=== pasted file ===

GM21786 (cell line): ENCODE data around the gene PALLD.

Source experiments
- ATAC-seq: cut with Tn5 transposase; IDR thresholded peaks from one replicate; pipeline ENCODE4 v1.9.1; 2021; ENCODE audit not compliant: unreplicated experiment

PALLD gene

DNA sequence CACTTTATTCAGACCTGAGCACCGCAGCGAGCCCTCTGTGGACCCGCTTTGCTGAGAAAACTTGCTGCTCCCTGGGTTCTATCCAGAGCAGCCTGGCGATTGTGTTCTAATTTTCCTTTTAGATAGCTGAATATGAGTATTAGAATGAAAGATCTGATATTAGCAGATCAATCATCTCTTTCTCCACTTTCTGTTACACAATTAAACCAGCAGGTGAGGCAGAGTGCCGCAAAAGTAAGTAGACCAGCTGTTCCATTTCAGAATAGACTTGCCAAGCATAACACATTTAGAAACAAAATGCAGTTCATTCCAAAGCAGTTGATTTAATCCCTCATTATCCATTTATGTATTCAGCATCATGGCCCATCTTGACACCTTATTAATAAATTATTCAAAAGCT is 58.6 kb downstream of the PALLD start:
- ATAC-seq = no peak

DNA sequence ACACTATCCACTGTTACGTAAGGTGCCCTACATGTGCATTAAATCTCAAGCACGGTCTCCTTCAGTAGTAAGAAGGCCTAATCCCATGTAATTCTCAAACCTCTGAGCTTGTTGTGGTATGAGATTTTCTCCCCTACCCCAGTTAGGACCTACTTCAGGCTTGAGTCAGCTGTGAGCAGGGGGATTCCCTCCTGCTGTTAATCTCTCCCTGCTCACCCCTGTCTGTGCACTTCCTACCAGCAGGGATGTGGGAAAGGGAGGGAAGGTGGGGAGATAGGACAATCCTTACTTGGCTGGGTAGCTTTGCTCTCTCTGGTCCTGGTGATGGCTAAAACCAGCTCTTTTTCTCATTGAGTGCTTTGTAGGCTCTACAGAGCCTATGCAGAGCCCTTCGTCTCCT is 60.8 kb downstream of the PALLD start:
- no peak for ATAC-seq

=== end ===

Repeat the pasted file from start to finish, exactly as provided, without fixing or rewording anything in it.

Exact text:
GM21786 (cell line): ENCODE data around the gene PALLD.

Source experiments
- ATAC-seq: cut with Tn5 transposase; IDR thresholded peaks from one replicate; pipeline ENCODE4 v1.9.1; 2021; ENCODE audit not compliant: unreplicated experiment

PALLD gene

DNA sequence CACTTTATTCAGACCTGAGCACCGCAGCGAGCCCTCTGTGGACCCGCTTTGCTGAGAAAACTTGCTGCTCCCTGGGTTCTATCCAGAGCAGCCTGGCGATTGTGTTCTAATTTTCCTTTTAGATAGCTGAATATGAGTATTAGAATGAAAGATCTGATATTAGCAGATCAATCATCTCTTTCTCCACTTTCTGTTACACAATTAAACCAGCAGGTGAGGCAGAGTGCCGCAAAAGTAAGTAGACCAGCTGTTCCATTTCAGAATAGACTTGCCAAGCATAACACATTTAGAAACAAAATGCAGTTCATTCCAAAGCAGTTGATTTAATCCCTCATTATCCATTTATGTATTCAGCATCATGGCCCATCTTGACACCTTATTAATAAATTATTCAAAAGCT is 58.6 kb downstream of the PALLD start:
- ATAC-seq = no peak

DNA sequence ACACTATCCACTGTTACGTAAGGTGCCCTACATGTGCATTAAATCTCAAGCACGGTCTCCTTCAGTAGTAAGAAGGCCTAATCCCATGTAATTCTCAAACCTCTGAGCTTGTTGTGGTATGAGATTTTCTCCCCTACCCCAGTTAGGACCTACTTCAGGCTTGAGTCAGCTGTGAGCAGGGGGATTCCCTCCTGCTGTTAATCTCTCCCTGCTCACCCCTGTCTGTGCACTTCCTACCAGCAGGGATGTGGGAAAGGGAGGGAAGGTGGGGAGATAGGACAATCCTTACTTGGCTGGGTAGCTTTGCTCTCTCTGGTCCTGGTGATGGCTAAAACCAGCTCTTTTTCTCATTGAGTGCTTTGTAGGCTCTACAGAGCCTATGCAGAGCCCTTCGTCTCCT is 60.8 kb downstream of the PALLD start:
- no peak for ATAC-seq